[Bil's] Quest for a Lost Finger: Episode I

A little over a year ago I had a semi-gruesome accident; I stepped off of a ladder and I caught my wedding ring on a nail head. It literally stripped the finger off the bone. This was in spite of me being a safety-freak and having lived a whole second life doing emergency medicine and working in trauma centers and the like. I do have trauma center mentality which means, among other things, that I know you can’t wind the clock back. A few seconds make an incredible differences in people’s lives. Knowing that it couldn’t be undone, I stayed relaxed and in the end I have to say I had a good time that day as I worked my way through the system (I ended  up in a Philadelphia trauma center with a nearby hand specialist) as I was usually the funniest guy in the room. Truth be told they ask incredibly straight questions like”are you right handed?”  “Well I am NOW”.

hand9 So now I could really use a bit of a body hack, having seen the X-Finger on Hackaday long before I knew that I would one day work with them, I was hoping that we could get one to work for me. In speaking with a couple of the mechanical engineers on the Hackaday staff we decided to get [James Hobson] and [Rich Bremer] involved and that the best way to do it was to get a casting of my injured hand out to them.

 

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Oogoo, a home-made Sugru substitute

If you follow Instructables.com, it might seem like every third article lately is about Sugru, the nifty air-drying silicone putty that’s good for all manner of repairs and custom parts. It’s fantastic stuff (and we love their slogan, “Hack things better”), but one can’t (yet!) just drop in on any local hardware store to buy a quick fix…so [mikey77] has cooked up a recipe for a basic Sugru work-alike. His “Oogoo” (a name likely inspired by oobleck) is a simple mix of corn starch and silicone caulk.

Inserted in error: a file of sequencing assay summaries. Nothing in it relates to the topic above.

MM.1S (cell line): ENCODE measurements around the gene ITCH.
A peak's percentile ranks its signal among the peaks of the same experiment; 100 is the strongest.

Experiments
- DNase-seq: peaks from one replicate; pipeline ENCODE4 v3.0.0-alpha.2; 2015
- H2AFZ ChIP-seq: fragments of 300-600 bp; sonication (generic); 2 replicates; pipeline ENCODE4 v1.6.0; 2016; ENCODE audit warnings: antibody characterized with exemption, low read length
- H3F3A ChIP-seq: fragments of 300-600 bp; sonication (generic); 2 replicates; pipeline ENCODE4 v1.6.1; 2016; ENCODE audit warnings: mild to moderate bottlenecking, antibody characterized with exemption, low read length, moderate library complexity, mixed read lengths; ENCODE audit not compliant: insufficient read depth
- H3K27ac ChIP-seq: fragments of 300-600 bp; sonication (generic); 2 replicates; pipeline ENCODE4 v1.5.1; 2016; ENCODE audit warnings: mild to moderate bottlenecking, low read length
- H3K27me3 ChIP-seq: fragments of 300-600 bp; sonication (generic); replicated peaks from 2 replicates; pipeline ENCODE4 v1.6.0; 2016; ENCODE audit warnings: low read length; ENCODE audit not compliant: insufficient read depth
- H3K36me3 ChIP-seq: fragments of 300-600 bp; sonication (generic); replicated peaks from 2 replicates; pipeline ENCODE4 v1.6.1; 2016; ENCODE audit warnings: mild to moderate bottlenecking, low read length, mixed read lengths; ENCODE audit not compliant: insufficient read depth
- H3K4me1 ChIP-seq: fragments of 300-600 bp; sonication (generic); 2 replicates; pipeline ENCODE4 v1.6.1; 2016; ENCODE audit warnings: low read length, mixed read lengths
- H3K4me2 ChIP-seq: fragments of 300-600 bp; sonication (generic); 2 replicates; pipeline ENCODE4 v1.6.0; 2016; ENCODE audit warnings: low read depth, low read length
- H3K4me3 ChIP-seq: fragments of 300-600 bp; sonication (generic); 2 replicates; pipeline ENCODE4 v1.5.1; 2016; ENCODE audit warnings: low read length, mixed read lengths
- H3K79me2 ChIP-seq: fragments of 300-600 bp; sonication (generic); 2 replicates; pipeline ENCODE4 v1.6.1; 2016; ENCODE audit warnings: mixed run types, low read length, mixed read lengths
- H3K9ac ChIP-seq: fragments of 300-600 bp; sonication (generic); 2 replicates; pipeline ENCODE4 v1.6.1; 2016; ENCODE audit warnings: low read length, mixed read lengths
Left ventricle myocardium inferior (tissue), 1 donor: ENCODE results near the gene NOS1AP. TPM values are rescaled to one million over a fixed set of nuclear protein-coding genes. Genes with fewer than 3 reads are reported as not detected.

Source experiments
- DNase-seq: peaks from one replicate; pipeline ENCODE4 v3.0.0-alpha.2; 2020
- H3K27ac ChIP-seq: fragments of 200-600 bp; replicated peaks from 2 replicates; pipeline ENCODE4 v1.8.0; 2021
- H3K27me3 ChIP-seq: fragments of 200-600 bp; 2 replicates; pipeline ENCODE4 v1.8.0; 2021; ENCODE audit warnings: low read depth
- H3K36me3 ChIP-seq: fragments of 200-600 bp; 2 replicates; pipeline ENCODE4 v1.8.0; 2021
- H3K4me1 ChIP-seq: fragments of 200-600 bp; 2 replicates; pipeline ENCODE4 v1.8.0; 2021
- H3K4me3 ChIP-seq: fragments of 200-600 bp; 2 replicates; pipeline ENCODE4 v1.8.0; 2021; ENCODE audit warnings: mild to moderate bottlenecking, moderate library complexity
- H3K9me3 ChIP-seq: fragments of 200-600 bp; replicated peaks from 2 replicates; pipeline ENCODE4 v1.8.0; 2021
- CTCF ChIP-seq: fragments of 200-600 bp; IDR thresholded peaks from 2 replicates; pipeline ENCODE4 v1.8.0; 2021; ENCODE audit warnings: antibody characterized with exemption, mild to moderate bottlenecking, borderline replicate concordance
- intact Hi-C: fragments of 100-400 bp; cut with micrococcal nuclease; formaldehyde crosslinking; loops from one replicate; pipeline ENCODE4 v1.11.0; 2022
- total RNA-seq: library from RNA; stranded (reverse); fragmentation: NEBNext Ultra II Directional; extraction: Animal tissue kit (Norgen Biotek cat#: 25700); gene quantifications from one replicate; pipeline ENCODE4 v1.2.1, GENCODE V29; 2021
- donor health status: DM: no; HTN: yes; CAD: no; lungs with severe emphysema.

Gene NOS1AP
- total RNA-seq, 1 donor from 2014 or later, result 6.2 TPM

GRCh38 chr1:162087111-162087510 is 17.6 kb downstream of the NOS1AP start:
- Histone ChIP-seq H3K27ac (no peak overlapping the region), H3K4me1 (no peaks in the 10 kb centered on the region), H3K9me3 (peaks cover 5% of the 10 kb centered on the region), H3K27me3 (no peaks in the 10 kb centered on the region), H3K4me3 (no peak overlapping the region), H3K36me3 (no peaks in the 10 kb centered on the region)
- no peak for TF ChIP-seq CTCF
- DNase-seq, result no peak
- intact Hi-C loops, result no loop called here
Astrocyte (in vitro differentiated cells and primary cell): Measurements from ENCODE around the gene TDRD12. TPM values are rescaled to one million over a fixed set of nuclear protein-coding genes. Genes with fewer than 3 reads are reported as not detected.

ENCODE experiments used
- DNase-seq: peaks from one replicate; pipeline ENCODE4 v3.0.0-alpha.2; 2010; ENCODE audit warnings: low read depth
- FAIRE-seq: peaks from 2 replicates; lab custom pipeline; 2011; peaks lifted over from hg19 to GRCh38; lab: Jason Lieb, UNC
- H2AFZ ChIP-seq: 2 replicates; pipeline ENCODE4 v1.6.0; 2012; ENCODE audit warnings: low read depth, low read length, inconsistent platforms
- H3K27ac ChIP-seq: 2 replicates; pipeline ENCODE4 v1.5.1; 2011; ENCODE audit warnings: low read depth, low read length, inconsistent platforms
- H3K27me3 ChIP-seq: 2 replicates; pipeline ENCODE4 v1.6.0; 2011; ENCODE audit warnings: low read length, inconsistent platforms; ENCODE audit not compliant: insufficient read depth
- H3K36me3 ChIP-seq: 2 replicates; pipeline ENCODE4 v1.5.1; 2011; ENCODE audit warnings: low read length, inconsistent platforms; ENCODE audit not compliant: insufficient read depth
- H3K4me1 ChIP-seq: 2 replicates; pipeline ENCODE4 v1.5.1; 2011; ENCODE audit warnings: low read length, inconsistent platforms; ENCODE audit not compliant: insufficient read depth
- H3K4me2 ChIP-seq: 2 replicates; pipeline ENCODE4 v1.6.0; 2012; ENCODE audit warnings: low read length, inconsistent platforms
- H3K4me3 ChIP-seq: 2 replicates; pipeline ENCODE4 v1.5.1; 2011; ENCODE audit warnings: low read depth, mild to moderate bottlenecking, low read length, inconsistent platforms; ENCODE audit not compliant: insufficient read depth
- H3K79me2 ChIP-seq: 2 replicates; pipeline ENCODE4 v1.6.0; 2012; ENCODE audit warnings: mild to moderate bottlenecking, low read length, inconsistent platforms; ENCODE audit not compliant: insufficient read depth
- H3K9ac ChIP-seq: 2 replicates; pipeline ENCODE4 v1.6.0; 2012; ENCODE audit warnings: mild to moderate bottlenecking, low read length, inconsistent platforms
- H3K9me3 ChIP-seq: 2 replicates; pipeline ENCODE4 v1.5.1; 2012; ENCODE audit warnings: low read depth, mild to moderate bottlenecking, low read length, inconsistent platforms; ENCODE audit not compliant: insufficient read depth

A two-ingredient recipe would hardly seem adequate material for an article, but [mikey77]’s left no stone unturned, providing an extensive tutorial not only on mixing the compound, but how to add colors, cast and carve custom shapes, and how his home-made recipe compares to the name brand product. As a bonus, the article then drifts into a little Halloween project where he demonstrates etching conductive cloth, how to make conductive glue, and other hands-on shenanigans.

Bronze casting with MakerBot

That, dear readers, is the smell of a new Hackspace opening up in Davenport Iowa. It is also the lovely scent of burning plastic. Because how do you celebrate a new Hackerspace? By casting bronze coins of course!

Begin by having a MakerBot extrude plastic coins, then compact the plastic coin in sand to produce a mold. Heat up your bronze in a trashcan furnace and pour it into the mold. The plastic melts away and you’re left with a bronze coin.

There are probably some safety measures and precautions that should be followed as well…

Transparent rubber enclosures

This clear rubber puck serves as the enclosure for a diy mp3 player. The wires encapsulated in the rubber are just there for looks but the utility of using this material as a case is fascinating.  Alas, there’s no details on the material other than that it’s clear rubber. Update: [Reboots] picked up on some info that we originally missed. Looks like this is made from some Smooth-On PCM 780 urethane rubber.

We’ve looked into casting our own molds from silicone rubber in the past.  That may be the process used here but we can’t tell what allows the two halves to be pried apart. We’ve embedded video after the break that details casting rubber around a part in one solid block, then cutting the rubber off of that to create a mold. We’re also familiar with the mold making kits from Tap plastics but as far as we know, they’re always colored and never clear.

We keep our eyes peeled for new prototyping products and we want to know more about the materials and the process used to make this cylindrical elastomer. If you’ve got the goods on how this is done, please share them in the comments.

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